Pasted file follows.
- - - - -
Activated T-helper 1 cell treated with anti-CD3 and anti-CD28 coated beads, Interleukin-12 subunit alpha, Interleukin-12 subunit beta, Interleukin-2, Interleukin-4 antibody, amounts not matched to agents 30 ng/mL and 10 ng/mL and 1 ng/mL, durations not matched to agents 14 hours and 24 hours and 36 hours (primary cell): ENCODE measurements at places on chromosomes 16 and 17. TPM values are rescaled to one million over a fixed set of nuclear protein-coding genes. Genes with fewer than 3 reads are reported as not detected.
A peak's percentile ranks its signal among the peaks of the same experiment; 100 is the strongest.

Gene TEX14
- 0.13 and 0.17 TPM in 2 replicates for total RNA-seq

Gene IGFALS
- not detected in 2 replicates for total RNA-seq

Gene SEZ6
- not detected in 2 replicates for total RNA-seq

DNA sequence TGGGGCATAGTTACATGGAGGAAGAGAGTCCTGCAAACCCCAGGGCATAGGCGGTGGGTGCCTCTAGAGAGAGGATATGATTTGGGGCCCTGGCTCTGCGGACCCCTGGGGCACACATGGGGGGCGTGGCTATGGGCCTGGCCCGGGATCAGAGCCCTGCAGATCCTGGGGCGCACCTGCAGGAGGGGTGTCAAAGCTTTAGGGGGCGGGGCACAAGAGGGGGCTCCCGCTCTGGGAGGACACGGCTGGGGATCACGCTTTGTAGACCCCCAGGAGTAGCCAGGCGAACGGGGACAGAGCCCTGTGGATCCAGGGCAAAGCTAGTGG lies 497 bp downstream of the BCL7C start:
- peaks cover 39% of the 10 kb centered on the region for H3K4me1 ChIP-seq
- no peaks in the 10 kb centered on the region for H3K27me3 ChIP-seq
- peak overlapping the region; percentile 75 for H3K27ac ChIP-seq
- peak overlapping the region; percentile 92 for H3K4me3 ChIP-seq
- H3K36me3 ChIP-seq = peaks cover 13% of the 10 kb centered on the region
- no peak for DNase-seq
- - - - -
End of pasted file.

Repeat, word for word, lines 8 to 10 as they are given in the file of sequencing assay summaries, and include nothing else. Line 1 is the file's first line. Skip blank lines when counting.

- not detected in 2 replicates for total RNA-seq

DNA sequence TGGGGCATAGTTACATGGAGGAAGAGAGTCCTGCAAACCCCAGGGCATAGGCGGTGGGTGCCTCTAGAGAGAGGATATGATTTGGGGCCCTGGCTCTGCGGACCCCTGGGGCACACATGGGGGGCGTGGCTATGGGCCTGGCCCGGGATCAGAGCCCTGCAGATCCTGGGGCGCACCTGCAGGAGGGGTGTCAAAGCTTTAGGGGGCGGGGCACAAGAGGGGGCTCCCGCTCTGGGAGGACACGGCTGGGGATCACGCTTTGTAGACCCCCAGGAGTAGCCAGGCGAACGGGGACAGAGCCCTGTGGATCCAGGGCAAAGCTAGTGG lies 497 bp downstream of the BCL7C start:
- peaks cover 39% of the 10 kb centered on the region for H3K4me1 ChIP-seq